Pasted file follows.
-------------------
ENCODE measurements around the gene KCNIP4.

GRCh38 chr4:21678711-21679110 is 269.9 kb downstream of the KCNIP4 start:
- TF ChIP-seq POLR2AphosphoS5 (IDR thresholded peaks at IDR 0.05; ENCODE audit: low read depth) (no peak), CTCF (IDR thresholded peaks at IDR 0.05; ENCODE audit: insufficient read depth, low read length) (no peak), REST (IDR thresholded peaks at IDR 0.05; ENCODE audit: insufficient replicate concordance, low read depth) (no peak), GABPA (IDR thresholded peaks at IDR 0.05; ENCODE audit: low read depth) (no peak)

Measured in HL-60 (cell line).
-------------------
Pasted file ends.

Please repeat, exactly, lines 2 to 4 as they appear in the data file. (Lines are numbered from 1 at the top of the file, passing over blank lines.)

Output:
GRCh38 chr4:21678711-21679110 is 269.9 kb downstream of the KCNIP4 start:
- TF ChIP-seq POLR2AphosphoS5 (IDR thresholded peaks at IDR 0.05; ENCODE audit: low read depth) (no peak), CTCF (IDR thresholded peaks at IDR 0.05; ENCODE audit: insufficient read depth, low read length) (no peak), REST (IDR thresholded peaks at IDR 0.05; ENCODE audit: insufficient replicate concordance, low read depth) (no peak), GABPA (IDR thresholded peaks at IDR 0.05; ENCODE audit: low read depth) (no peak)

Measured in HL-60 (cell line).